They’re calling this a “mancession.” But for many women, the current downturn is a story of sudden unemployment, deep frustration and a jobless economic recovery. Inside these economic storms, women are still trying to pull off their customary magic at home — with diminished resources.
But beyond the downturn, the essence of work itself is changing. The Feminist Revolution sent women to work, and they squeezed themselves into the old form — long days, inflexible hours, endless commutes — like Cinderella’s sisters and the glass slipper. It didn’t fit well. Today 30 percent of American workers are self-employed; call it the Freelance Revolution. It comes with downsides, like no benefits and no security. But it also presents an amazing opportunity for women (and men) to rethink how to make work work for them.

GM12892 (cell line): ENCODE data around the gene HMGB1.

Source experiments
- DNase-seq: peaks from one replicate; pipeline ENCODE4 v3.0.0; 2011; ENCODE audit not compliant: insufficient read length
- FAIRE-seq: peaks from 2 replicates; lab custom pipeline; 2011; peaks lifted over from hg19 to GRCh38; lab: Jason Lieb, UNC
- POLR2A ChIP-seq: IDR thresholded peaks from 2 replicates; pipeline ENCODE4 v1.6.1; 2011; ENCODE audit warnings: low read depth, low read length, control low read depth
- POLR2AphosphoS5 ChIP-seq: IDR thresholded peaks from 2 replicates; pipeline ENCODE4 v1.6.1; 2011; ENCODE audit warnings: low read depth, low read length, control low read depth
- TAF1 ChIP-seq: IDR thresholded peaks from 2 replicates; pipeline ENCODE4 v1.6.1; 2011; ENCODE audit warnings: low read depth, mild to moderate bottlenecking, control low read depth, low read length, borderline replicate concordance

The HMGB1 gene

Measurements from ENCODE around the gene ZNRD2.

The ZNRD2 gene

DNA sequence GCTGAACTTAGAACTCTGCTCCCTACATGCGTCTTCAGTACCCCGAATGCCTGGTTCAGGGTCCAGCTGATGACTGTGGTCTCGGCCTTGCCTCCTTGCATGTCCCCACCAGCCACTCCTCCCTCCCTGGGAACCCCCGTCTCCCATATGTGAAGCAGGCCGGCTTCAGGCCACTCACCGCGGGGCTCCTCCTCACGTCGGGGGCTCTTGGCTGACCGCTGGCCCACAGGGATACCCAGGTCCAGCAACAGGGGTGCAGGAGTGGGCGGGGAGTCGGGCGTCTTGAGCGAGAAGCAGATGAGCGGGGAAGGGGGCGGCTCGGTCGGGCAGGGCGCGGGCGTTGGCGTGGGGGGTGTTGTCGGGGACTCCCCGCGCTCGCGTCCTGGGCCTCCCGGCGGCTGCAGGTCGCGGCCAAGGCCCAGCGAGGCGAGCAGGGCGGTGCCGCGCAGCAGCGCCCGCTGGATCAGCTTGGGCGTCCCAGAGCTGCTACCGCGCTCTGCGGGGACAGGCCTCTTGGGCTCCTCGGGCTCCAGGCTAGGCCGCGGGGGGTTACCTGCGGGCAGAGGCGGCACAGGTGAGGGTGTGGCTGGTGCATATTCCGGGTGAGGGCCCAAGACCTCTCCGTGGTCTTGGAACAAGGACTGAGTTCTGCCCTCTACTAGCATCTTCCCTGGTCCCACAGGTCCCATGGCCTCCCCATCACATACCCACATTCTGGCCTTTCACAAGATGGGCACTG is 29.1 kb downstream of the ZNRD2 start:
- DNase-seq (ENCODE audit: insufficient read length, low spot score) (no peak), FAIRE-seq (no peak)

Freelance work is risky. Those of us who do it are flying without a parachute, and sudden drops are dangerous. In the following pages, guest editor Sarah Blustain introduces you to a visionary woman, Sara Horowitz, who has created the Freelancers Union as a new form of safety net for the new form of work. You will also hear the voices of women reminding us how central work is to our lives, and how hard it is — financially and spiritually — when old-fashioned work disappears. And you will see how feminist agenda items like equal pay, equal status and flex-time fare — in the Jewish world, in the rabbinate, in high-end corporate jobs — when jobs are scarce.
Sarah Blustain, a writer and editor living in Montclair, NJ, is a Lilith contributing editor.
In This Feature
by Sarah BlustainUnion Made
Meet the woman who thinks there’s a better way to organize for the way we work today.
by Amy StoneReworking “Rabbi”
Before the recession, five years of rabbinical school guaranteed a self-supporting vocation. Not anymore.
by Sarah BlustainAge of Innocence
For older women suddenly out of work, retooling themselves for the New Economy and the Internet Age is a double challenge.